Kenya earned highest revenue from tea export in Africa in 2016

A tea picking exercise .KTDA has suspended importation of fertilizer due to COVID-19 PHOTO COURTESY

Mombasa,KENYA:Tea export trade contributed to more that 125 million shillings in 2016 only an amount economists say is more than any other country in Africa accrued from the the sale of the same product.

Addressing business export shareholders at the Royal Castle Hotel in Mombasa on Friday Edward Mudibo, the managing director of the East African Tea Trade Association said for many years the industry has been contributing over one hundred billion foreign currency from the export industry.

Mudibo added that Kenya has been a major exporter of tea compared to other African countries most of which is exported to the United Kingdom.

The official said that 95 per cent of the tea produced is exported to foreign countries while only 5 per cent is consumed locally and further stated that no revenue is charged on exported tea.
Mudibo noted that out of the 5 percent that is consumed locally a revenue of 16 per cent is charged as part of the country’s revenue.

“The export trade has been earning the country billions of shillings Kenya being a major exporter of the product compared to other African countries.” He said.

He said that the highest consumers of Kenyan tea include Pakistan Egypt United Arab Emirates United kingdom Afghanistan and Sudan accounting for 77 per cent only of the tea produced in Kenya while the rest of the countries in the world account for the remaining 23 percent.

On the other hand, Peter Biwott the newly appointed chief executive officer of the Export Promotion Council said the EPC is re-orienting its strategic focus to strengthen its working relationship with various export stakeholders both in the public and private sector.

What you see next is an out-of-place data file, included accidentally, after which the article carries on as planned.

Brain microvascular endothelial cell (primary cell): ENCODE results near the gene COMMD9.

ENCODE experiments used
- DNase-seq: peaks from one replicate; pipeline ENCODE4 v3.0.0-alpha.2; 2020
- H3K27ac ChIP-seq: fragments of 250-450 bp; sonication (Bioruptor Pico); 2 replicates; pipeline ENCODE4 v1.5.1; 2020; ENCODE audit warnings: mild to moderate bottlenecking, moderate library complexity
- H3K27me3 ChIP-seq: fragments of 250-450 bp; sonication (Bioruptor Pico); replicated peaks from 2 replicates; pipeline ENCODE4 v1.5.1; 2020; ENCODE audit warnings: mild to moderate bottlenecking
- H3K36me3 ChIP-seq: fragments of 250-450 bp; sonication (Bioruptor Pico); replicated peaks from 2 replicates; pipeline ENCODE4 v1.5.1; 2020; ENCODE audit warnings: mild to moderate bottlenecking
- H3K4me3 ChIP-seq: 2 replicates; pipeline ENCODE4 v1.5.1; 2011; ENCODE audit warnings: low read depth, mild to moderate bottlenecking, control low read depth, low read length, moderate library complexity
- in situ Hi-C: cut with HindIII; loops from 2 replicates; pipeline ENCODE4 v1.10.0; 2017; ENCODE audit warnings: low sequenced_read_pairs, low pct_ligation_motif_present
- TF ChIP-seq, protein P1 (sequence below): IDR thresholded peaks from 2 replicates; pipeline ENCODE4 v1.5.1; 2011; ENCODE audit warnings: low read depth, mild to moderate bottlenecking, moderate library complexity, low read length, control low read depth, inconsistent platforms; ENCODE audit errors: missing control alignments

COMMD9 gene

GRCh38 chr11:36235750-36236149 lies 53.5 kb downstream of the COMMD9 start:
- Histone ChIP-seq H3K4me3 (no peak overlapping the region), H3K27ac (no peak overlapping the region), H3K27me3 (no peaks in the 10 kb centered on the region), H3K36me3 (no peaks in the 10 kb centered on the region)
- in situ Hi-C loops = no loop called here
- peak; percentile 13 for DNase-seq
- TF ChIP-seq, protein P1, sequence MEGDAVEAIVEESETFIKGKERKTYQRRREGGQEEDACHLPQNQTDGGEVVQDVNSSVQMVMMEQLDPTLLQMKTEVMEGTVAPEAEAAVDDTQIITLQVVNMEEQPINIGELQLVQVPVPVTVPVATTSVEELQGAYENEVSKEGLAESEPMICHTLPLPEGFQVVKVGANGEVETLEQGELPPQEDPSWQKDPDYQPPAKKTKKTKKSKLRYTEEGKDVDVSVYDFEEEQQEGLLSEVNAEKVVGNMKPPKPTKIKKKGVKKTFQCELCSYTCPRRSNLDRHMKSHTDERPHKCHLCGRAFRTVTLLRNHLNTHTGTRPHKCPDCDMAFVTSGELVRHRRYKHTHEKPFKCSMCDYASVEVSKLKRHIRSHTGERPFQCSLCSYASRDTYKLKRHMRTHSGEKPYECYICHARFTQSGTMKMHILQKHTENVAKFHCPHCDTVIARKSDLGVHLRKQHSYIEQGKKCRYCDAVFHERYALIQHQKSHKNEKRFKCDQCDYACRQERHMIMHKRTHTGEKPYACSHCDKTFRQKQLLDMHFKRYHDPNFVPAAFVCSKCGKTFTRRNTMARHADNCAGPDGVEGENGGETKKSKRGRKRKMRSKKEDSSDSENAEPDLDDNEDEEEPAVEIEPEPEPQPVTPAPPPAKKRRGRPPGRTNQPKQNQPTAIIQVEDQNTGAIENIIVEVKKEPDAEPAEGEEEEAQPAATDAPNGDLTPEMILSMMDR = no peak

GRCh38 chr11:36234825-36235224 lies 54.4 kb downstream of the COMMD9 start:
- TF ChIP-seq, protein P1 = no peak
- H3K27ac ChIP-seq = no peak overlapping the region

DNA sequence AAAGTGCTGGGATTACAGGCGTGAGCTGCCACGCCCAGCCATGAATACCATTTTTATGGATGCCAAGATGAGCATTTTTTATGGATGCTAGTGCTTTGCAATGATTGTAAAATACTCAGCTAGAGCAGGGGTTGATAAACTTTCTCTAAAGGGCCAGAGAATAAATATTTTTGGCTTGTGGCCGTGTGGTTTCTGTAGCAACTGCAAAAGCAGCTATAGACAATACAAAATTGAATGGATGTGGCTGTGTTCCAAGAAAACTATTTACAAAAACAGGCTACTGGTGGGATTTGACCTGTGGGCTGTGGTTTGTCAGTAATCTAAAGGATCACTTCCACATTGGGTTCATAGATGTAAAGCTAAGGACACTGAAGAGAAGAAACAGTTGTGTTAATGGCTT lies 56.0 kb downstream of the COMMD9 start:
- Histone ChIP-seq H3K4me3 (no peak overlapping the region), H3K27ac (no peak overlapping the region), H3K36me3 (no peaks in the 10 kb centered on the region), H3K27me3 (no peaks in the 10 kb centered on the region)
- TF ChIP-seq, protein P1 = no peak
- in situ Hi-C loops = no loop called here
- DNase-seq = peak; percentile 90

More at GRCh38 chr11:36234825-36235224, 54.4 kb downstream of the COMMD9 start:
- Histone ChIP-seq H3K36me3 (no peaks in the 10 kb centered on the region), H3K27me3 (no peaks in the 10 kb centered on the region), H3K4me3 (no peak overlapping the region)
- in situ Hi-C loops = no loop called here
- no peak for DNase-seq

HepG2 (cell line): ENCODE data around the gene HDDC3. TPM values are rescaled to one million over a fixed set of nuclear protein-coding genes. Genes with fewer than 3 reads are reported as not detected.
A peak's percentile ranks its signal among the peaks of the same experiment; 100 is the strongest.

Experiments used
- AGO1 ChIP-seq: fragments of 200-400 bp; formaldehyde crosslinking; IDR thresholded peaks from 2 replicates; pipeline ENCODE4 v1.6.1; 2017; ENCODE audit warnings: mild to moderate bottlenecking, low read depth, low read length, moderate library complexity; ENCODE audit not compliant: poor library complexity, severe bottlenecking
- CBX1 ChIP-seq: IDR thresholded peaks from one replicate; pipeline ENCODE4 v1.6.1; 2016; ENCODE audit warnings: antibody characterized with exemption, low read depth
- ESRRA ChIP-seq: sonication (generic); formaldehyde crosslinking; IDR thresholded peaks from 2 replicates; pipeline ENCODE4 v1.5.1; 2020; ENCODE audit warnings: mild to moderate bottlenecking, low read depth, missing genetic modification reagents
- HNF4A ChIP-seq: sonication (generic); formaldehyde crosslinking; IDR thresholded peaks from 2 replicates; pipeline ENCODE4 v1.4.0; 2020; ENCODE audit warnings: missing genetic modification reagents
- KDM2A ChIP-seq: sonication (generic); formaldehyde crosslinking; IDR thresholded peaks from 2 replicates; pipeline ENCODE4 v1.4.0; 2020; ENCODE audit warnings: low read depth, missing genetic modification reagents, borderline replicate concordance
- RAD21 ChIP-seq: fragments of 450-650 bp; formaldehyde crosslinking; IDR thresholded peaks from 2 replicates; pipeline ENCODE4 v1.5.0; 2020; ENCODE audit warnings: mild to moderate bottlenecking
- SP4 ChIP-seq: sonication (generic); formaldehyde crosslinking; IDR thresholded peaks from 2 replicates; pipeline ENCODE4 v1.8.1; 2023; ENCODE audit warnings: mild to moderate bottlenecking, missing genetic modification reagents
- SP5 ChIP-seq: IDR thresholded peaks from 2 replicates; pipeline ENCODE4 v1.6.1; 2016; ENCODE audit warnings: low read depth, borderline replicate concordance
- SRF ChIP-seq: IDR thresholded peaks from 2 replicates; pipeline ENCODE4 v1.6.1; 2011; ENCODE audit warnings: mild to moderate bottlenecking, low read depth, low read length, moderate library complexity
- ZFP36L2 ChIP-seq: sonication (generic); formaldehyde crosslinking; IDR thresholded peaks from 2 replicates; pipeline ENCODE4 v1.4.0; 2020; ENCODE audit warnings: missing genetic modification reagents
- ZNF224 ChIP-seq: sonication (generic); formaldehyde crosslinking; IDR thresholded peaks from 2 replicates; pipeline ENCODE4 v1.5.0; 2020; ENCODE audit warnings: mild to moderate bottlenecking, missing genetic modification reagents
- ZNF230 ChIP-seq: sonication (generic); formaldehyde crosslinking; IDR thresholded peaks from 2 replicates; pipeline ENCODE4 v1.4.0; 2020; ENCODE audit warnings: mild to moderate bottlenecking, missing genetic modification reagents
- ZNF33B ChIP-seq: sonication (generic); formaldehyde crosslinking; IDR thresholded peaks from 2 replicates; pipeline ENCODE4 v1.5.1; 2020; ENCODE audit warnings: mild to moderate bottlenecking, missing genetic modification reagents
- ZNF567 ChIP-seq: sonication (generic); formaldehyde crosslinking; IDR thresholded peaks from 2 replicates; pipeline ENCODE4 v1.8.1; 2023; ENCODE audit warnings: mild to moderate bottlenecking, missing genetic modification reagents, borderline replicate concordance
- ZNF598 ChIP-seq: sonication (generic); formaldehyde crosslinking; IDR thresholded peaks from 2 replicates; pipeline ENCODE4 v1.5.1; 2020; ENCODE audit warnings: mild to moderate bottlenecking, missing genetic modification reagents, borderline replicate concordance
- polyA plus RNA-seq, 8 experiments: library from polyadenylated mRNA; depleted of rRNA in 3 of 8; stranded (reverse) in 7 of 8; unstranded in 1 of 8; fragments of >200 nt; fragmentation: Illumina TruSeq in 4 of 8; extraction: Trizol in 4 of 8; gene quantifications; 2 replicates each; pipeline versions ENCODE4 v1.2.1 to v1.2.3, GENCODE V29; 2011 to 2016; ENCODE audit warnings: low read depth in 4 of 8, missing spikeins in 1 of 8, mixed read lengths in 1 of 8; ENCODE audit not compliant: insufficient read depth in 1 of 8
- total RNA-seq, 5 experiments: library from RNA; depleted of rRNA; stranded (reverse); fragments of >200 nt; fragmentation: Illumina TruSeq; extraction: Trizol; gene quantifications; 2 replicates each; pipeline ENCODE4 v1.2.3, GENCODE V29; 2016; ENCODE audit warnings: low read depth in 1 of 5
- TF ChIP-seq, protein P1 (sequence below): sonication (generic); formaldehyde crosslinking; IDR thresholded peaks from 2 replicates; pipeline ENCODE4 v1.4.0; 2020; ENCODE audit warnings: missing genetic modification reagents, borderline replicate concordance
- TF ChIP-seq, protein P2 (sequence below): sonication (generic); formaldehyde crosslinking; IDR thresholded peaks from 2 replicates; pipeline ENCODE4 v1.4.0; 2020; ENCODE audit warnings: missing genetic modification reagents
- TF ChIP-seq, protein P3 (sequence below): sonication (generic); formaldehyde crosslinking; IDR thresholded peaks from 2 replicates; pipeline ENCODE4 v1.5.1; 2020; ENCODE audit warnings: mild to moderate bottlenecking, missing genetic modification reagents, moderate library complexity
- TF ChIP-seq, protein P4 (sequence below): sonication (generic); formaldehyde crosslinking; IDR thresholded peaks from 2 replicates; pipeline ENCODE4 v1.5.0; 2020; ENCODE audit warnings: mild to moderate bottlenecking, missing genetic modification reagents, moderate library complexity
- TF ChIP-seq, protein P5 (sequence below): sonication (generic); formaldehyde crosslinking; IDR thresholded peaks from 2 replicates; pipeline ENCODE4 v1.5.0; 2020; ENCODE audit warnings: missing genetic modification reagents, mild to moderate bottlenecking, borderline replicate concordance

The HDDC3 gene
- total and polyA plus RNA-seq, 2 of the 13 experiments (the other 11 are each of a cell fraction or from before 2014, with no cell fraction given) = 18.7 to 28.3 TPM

He observed that the council is partnering with county governments to form a Regional County Economic Bloc that will assist in strengthening the economy of the nation adding that their role as a council is to develop and promote export trade, identifying bottlenecks that affect exports and formulating ways of alleviating future discrepancies associated with the trade.

“Our role as a council is to develop and promote exports, identifying bottlenecks affecting our exports and come up with ways of alleviating future discrepancies.” He added.

Biwott noted that the council signed a memorandum of understanding with the Coast Development Authority CDA on Thursday June 2017 whose significance will among other things focus on developing the necessary efforts for the promotion of trade links through exchange of information, conducting market research implementation of trade promotion activities and training programmes.
According to the economic complexity index ECI Kenya is ranked 107th largest export economy in the world and the 95th most complex economy.

In 2015, Kenya exported $5.25Billion and imported $17.6Billion; resulting in a negative trade balance of $12.3Billion while in the same year the Gross domestic Product was $63.4Billion